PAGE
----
(CBS News) — Family and mourners of Stephon Clark, an unarmed black man who was , attended a church funeral Thursday in Sacramento. The Rev. Al Sharpton was tapped to give the eulogy at the inter-faith service for the 22-year-old at the Bayside of South Sacramento church.
Sharpton took the podium to give a rousing speech as the service got underway. He said that the police shooting was not a local issue, despite what White House press secretary Sarah Huckabee Sanders said Wednesday.
“They have been killing black men all across the country — we are going to start standing up …. it’s time to stop this madness,” Sharpton said.
“We will never forget the name of Stephon Clark until we get justice,” he added. He chanted “I am …” as the crowd replied “Stephon Clark.”
Clark’s wooden, closed casket was positioned front and center at the church. A sash wrapped around the floral bouquet read “Rest in Power”:
Stephon Clark’s brother, Stevante, took the podium earlier to remember his brother and said, “The Clark family will never die.”
Sharpton eulogized Clark and pledged that Clark’s two children will be cared for.
“This is not a sacramental fight anymore, this is a national fight … we all stand for Stephon Clark,” Sharpton said. “We will make Donald Trump and the whole world deal with police misconduct. Stephon Clark has woke up the nation.”
Sharpton added: “When the cameras are gone, we are with him … This brother could be any one of us”:
Also during the service, Clark’s cousin read a poem titled, “I, Too, Have a Dream”:
Clark was known as “Big Poppa” to his family, according to an obituary that was read during the service, and was described as a “giant character” with a “big personality” and “loving spirit.”
“We are not here to pacify, we are here to amplify his voices,” said Omar Suleiman from the Yaqueen Institute. “We will make sure that [Stephon Clark’s] kids grow up knowing there is an entire community that stood behind them.”
The funeral service wrapped up shortly before 2 p.m. local time.
Protests, Reaction To Stephon Clark’s Death
Wednesday, around 50 protesters took over the intersection near the Sacramento district attorney’s office as part of a protest organized by the local Black Lives Matter chapter to urge the district attorney to file charges against the officers who shot him 20 times and killed Clark.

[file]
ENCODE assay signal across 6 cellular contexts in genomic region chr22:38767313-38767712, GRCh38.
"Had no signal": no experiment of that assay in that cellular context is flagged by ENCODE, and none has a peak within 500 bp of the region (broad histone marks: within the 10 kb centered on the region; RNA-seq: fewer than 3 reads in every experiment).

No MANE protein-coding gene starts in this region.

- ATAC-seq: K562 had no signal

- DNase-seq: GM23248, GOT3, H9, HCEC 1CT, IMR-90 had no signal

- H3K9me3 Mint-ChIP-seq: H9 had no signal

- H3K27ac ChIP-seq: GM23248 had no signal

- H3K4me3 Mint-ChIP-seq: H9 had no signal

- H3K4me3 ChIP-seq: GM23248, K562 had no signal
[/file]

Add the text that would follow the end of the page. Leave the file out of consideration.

They disrupted midtown rush hour traffic as they marched through the streets. Latavia Ross, pushing her 2-year-old son Jayceon Hurts in a stroller, said she attended the protest because she thinks it’s good for the community to come together to end to gun violence.
Two Sacramento Kings basketball games have been shutdown because of protests, CBS News’ Jamie Yuccas reports. To prevent a third shut down Thursday night, the team has put in 6-foot-tall fences and have steel barricades and metal detectors at the ready.
Tensions remain high in California’s capital city following the March 18 shooting. Two police officers who were responding to a report of someone breaking car windows fatally shot him in his grandparents’ backyard. Police say they believe Clark was the suspect and he ran when a police helicopter responded, then did not obey officers’ orders.
Police say they thought Clark was holding a gun when he moved toward them, but he was found only with a cellphone.
Many mourners weren’t buying that narrative.
“You always feel threatened — you’re a law enforcement officer, it comes with your job title,” said Rahim Wasi. “That doesn’t give you a right to go running around like Clint Eastwood in a movie.”
Some of Clark’s relatives were more conciliatory.
“We’re not mad at all the law enforcement. We’re not trying to start a riot,” said Shernita Crosby, Stephon Clark’s aunt. “What we want the world to know is that we got to stop this because black lives matter.”
Cousin Suzette Clark said the family wants Stephon Clark remembered as “more than just a hashtag.”
He was outgoing, funny, loving, a good-looking man who liked to dress sharp and the doting father of two young sons.
“He made some mistakes in his life, but he was genuinely a good person,” she said.
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